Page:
The code is written in ES6 and transpiled with Traceur. There are also some additional (non-ES6) features of Traceur that I used, such as type annotation which is used by the Dependency Injection framework to figure out what to inject (it can also be used with assert library to do a runtime type checking). You could however write it in regular ES5, the only reason why I used ES6 was because I had gotten spoiled by having modules, classes, annotations and all the nice syntactic sugar...
# install all the deps npm install # transpile ES6 gulp build # run the example gulp serve
Yesterday, I saw a presentation about React and I finally got to play with it a little bit. I think it's an interesting framework. I really like some of the concept such as:
- separating the state and treating it as immutable,
- good encapsulation of the components,
- strict separation of rendering.
At first I was terrified by JSX (it reminded me PHP+HTML) and also the need to learn/remember all the methods and syntax. Pretty soon I however realized that it was actually not that bad and after a while I felt pretty comfortable with it. I think it's good to think of React components as a sort of view controllers, I wouldn't put much logic in there, just the "view" logic.
It's a lot of typing and not as descriptive as I would like it to be. In fact, it feels very close to writing UI components with good old jQuery. I'd like to describe my app in a more declarative way, without the boilerplate to please the browser, language, framework or whateva. Besides that, I can see how I would write UI components with React and I can see why it works well for Facebook.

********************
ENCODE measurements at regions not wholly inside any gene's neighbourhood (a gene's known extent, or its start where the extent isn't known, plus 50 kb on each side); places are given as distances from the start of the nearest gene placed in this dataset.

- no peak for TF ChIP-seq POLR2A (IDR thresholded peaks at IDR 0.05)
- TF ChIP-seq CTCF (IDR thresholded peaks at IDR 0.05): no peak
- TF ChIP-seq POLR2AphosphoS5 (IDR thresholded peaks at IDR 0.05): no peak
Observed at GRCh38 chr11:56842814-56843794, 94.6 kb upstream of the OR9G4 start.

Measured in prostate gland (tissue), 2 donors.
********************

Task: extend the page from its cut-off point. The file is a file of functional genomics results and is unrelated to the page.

- you don't need global state and therefore testing does not suck (easy mocking; no need to reset state and rather new instances of everything are created),
- you don't need to pass dependencies through your entire app.
React is a view layer, not full-blown framework. There is no routing, storage, forms, blahblabla... but I don't think that's bad. It just means you can use other tools with React. For instance, one could use Backbone model with it pretty easily. Or maybe once we modularize Angular better (it's coming in v2), one could any of the Angular services and React as the view layer, if you like. Anyway, the point is that wiring it up with DI would make this much simpler...
Some more ideas to do:
- allow passing additional providers to override default bindings,
- use child injectors, so that it's possible to have instances "per component".